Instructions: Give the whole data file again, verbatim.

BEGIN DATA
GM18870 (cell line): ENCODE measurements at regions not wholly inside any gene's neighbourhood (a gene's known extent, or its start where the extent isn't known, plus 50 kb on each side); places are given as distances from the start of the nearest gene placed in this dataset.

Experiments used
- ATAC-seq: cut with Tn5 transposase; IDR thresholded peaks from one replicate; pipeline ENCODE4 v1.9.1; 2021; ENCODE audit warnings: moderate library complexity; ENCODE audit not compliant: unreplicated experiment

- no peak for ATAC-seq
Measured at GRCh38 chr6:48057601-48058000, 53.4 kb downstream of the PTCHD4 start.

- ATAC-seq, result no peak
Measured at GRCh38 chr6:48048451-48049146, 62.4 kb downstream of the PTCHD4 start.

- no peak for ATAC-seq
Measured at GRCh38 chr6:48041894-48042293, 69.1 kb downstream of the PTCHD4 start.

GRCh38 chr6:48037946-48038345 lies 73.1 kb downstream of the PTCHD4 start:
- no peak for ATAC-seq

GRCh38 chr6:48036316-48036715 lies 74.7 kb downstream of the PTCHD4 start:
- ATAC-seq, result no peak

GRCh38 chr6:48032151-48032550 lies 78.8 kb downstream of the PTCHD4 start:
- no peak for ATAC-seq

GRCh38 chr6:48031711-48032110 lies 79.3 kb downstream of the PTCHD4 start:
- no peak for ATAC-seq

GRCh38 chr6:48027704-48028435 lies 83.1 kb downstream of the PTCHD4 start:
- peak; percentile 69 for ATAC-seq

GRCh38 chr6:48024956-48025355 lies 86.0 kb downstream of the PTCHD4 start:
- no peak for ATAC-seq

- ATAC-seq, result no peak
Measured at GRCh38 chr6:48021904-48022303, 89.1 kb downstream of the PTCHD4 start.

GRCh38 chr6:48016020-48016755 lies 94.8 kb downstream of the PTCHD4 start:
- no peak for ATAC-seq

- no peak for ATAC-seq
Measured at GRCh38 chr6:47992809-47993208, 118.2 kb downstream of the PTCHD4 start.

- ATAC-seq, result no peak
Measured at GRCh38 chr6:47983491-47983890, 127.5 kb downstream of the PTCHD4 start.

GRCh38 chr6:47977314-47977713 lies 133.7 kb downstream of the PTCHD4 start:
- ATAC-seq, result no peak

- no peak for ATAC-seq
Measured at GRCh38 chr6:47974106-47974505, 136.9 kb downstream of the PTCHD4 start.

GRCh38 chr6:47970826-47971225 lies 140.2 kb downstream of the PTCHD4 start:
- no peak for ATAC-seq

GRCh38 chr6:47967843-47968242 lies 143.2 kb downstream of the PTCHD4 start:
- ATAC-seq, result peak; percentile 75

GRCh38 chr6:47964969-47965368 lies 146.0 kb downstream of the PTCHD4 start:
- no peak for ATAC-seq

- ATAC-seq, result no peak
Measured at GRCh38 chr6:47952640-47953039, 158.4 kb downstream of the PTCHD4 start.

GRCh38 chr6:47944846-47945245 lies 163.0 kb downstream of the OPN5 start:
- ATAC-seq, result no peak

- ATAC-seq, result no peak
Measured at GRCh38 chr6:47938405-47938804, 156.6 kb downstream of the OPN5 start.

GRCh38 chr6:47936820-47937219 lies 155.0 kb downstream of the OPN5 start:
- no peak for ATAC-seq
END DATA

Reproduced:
GM18870 (cell line): ENCODE measurements at regions not wholly inside any gene's neighbourhood (a gene's known extent, or its start where the extent isn't known, plus 50 kb on each side); places are given as distances from the start of the nearest gene placed in this dataset.

Experiments used
- ATAC-seq: cut with Tn5 transposase; IDR thresholded peaks from one replicate; pipeline ENCODE4 v1.9.1; 2021; ENCODE audit warnings: moderate library complexity; ENCODE audit not compliant: unreplicated experiment

- no peak for ATAC-seq
Measured at GRCh38 chr6:48057601-48058000, 53.4 kb downstream of the PTCHD4 start.

- ATAC-seq, result no peak
Measured at GRCh38 chr6:48048451-48049146, 62.4 kb downstream of the PTCHD4 start.

- no peak for ATAC-seq
Measured at GRCh38 chr6:48041894-48042293, 69.1 kb downstream of the PTCHD4 start.

GRCh38 chr6:48037946-48038345 lies 73.1 kb downstream of the PTCHD4 start:
- no peak for ATAC-seq

GRCh38 chr6:48036316-48036715 lies 74.7 kb downstream of the PTCHD4 start:
- ATAC-seq, result no peak

GRCh38 chr6:48032151-48032550 lies 78.8 kb downstream of the PTCHD4 start:
- no peak for ATAC-seq

GRCh38 chr6:48031711-48032110 lies 79.3 kb downstream of the PTCHD4 start:
- no peak for ATAC-seq

GRCh38 chr6:48027704-48028435 lies 83.1 kb downstream of the PTCHD4 start:
- peak; percentile 69 for ATAC-seq

GRCh38 chr6:48024956-48025355 lies 86.0 kb downstream of the PTCHD4 start:
- no peak for ATAC-seq

- ATAC-seq, result no peak
Measured at GRCh38 chr6:48021904-48022303, 89.1 kb downstream of the PTCHD4 start.

GRCh38 chr6:48016020-48016755 lies 94.8 kb downstream of the PTCHD4 start:
- no peak for ATAC-seq

- no peak for ATAC-seq
Measured at GRCh38 chr6:47992809-47993208, 118.2 kb downstream of the PTCHD4 start.

- ATAC-seq, result no peak
Measured at GRCh38 chr6:47983491-47983890, 127.5 kb downstream of the PTCHD4 start.

GRCh38 chr6:47977314-47977713 lies 133.7 kb downstream of the PTCHD4 start:
- ATAC-seq, result no peak

- no peak for ATAC-seq
Measured at GRCh38 chr6:47974106-47974505, 136.9 kb downstream of the PTCHD4 start.

GRCh38 chr6:47970826-47971225 lies 140.2 kb downstream of the PTCHD4 start:
- no peak for ATAC-seq

GRCh38 chr6:47967843-47968242 lies 143.2 kb downstream of the PTCHD4 start:
- ATAC-seq, result peak; percentile 75

GRCh38 chr6:47964969-47965368 lies 146.0 kb downstream of the PTCHD4 start:
- no peak for ATAC-seq

- ATAC-seq, result no peak
Measured at GRCh38 chr6:47952640-47953039, 158.4 kb downstream of the PTCHD4 start.

GRCh38 chr6:47944846-47945245 lies 163.0 kb downstream of the OPN5 start:
- ATAC-seq, result no peak

- ATAC-seq, result no peak
Measured at GRCh38 chr6:47938405-47938804, 156.6 kb downstream of the OPN5 start.

GRCh38 chr6:47936820-47937219 lies 155.0 kb downstream of the OPN5 start:
- no peak for ATAC-seq